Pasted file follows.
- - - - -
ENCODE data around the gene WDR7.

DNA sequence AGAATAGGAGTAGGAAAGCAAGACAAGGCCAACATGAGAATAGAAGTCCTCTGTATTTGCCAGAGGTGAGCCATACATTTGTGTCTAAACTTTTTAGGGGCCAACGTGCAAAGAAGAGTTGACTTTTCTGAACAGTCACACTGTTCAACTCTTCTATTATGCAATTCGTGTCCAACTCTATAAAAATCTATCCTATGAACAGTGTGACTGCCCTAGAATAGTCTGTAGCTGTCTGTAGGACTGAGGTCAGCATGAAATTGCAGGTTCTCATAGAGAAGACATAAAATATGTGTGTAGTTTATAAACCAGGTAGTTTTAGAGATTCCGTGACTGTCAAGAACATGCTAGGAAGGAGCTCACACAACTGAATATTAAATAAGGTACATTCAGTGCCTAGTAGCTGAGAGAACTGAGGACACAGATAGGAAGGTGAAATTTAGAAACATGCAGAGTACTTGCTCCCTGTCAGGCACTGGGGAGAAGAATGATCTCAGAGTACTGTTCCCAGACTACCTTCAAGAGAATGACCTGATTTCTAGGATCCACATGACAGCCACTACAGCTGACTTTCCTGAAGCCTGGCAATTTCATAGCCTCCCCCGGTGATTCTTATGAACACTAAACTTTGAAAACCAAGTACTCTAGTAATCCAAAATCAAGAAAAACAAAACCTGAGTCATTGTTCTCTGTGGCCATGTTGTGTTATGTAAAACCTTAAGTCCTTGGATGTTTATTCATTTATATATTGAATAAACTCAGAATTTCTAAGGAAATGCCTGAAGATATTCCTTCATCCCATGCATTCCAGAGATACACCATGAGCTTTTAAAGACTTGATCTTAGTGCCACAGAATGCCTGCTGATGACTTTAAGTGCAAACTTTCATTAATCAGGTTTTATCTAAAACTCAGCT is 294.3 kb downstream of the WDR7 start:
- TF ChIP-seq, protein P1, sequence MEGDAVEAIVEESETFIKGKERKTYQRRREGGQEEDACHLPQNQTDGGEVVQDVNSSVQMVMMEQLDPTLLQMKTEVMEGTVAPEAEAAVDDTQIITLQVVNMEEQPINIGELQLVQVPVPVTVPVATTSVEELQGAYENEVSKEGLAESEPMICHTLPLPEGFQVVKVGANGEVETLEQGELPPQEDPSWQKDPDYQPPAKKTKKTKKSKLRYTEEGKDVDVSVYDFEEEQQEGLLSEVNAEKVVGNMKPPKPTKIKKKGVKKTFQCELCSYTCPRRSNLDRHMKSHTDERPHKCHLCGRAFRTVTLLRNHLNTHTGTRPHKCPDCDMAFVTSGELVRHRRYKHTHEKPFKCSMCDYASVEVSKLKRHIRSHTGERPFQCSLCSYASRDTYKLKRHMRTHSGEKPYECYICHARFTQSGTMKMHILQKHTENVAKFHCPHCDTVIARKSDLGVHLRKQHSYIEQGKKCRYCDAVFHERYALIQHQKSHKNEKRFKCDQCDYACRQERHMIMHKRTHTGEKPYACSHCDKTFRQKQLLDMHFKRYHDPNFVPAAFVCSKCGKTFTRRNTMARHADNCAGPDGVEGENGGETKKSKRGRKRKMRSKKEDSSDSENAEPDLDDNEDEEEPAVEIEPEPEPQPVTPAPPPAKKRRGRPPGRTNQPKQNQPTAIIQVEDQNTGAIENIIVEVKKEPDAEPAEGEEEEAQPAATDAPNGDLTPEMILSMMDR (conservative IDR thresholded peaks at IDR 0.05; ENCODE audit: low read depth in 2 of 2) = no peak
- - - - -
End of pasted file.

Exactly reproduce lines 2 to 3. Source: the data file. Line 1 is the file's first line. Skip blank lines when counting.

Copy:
DNA sequence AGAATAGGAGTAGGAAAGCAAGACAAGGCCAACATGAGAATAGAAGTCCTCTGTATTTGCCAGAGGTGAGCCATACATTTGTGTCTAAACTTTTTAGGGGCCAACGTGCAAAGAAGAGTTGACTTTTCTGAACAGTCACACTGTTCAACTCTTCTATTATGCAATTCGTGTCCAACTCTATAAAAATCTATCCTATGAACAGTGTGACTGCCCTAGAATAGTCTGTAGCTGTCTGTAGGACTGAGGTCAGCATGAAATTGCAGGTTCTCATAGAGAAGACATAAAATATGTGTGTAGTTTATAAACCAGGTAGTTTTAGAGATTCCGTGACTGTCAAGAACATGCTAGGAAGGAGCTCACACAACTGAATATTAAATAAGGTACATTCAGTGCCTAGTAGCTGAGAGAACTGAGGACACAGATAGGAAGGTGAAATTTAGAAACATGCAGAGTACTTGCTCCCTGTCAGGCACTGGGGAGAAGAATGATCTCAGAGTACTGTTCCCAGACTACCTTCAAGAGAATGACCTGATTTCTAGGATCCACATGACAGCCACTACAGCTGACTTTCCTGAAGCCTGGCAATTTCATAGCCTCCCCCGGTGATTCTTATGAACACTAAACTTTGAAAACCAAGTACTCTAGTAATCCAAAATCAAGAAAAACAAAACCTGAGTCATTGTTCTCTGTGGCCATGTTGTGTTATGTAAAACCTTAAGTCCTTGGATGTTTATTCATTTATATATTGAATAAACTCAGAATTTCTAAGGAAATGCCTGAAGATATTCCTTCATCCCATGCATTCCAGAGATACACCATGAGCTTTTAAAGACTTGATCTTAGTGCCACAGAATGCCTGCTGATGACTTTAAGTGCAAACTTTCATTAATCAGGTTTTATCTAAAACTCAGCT is 294.3 kb downstream of the WDR7 start:
- TF ChIP-seq, protein P1, sequence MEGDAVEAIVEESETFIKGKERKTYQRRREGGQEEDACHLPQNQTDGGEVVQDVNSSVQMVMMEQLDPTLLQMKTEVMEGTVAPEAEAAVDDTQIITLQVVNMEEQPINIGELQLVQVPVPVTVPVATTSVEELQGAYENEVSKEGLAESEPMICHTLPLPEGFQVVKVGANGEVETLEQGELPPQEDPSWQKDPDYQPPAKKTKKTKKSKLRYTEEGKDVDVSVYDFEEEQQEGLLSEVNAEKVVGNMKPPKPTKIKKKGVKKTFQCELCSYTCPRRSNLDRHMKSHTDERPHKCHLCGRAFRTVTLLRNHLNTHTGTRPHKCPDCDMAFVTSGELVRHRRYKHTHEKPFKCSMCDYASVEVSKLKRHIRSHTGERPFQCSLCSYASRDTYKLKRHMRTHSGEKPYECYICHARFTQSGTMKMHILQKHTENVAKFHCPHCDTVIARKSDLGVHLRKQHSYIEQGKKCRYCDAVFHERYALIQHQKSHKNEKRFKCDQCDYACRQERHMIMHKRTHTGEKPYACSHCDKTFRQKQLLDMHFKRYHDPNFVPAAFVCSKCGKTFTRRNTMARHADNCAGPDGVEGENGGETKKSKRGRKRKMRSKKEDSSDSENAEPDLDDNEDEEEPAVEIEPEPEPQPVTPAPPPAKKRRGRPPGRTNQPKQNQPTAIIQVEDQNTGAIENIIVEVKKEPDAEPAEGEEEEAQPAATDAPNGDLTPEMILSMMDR (conservative IDR thresholded peaks at IDR 0.05; ENCODE audit: low read depth in 2 of 2) = no peak